Defined benefit (DB) pension plans are “substantially more economically efficient” than defined contribution (DC) plans, according to a new report from the nonprofit National Institute on Retirement Security (NIRS).
The report calculated the cost of achieving a target benefit in a typical public sector DB plan expressed as a level percent of payroll over a career, and compared that with the cost of providing the same target benefit in a typical DC plan. The research found that a traditional DB pension has a 49% cost advantage over a typical DC account, thanks to benefits from longevity risk pooling, higher investment returns, and optimally balanced investment portfolios.
“DB pensions continue to have substantial economic efficiencies that cannot be replicated by individual DC accounts,” said the report. “Switching from a DB to a DC system saves money only if it involves substantial cuts to employee benefits.”
According to the report, the pooling of longevity risk in DB pensions enables them to fund benefits based on average life expectancy, while still paying each worker monthly income regardless of how long they live. In contrast, DC plans must receive excess contributions for each worker to self-insure against living longer than expected.
DB pensions also tend to have higher net investment returns due to professional management and lower fees from economies of scale, according to the report. The report also called DB pensions “ageless” in that they can perpetually maintain an optimally balanced investment portfolio rather than downshifting over time to a lower risk/return asset allocation as one does with a typical individual strategy.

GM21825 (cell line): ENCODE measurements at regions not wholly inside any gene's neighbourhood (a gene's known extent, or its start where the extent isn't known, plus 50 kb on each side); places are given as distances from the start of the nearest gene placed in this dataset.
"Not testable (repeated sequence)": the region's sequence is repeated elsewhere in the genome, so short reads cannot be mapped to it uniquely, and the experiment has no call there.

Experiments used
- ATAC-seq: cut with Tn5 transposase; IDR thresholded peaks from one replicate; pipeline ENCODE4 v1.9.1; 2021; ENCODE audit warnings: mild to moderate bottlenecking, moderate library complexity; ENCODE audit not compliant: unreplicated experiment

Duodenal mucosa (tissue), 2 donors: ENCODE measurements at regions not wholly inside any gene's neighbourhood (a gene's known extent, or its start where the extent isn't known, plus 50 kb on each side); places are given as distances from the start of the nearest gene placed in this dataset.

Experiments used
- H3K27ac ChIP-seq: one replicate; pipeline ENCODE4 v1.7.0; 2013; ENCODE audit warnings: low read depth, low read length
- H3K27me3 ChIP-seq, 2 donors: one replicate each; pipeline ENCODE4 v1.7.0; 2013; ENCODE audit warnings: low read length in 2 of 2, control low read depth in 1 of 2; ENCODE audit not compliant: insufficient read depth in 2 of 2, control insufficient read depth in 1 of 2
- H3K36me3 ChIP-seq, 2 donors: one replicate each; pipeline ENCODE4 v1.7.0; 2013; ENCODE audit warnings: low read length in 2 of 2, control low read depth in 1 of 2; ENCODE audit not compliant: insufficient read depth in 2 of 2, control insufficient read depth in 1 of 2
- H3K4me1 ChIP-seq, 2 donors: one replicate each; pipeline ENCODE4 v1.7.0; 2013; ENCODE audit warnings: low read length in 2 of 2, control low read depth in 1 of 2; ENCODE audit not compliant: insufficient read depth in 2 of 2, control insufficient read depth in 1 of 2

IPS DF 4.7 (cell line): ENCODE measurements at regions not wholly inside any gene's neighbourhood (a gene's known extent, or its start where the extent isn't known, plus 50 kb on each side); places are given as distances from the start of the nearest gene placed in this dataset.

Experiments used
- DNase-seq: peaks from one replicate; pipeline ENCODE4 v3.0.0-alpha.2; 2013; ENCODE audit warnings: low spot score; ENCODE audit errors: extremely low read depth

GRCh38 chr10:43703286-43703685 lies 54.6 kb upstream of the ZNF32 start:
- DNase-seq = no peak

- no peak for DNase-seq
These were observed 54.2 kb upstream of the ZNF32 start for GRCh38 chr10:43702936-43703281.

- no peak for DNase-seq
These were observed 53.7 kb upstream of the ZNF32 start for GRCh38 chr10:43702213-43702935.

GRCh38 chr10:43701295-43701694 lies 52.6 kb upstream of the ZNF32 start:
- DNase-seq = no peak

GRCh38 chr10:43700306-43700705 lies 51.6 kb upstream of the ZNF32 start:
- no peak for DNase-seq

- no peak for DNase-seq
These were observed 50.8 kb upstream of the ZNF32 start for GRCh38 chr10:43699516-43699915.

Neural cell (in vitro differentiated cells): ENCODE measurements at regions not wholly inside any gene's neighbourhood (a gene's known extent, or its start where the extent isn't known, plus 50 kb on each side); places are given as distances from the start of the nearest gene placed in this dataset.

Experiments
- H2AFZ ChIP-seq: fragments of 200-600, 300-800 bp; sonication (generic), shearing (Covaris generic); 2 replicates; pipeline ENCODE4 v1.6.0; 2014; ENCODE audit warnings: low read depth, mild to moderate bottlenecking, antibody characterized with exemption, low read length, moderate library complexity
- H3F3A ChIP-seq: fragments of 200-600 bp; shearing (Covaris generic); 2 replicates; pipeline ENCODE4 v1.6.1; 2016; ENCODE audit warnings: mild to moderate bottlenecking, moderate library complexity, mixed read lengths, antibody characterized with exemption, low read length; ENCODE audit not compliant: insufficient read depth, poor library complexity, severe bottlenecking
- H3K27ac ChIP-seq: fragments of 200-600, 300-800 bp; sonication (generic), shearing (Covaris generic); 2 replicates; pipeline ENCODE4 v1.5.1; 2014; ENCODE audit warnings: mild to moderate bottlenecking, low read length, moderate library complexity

“Due to the advantages of longevity risk pooling and the maintenance of portfolio diversification, the DB plan costs less than a DC plan, even compared to the ideal DC plan with no disadvantage in terms of fees and investor skill,” said the report, which added that “the cost of the DC plan doubles compared to the DB plan because the DB plan realizes a hefty additional cost advantage due to its low expenses and professional management of assets.”
The report also said using private annuities to convert DC account balances into a lifetime income stream does not close the gap between DB and DC plans because such annuities are expensive, particularly when they include the same inflation protection offered by public DB plans.
“Shifting from a DB plan to a DC plan and maintaining the same contribution rate will generate significant cuts in retirement income,” according to the report. “Considering the magnitude of the DB cost advantage, the consequences of a decision to switch to a DC plan could be dramatic for employees, employers, and taxpayers.”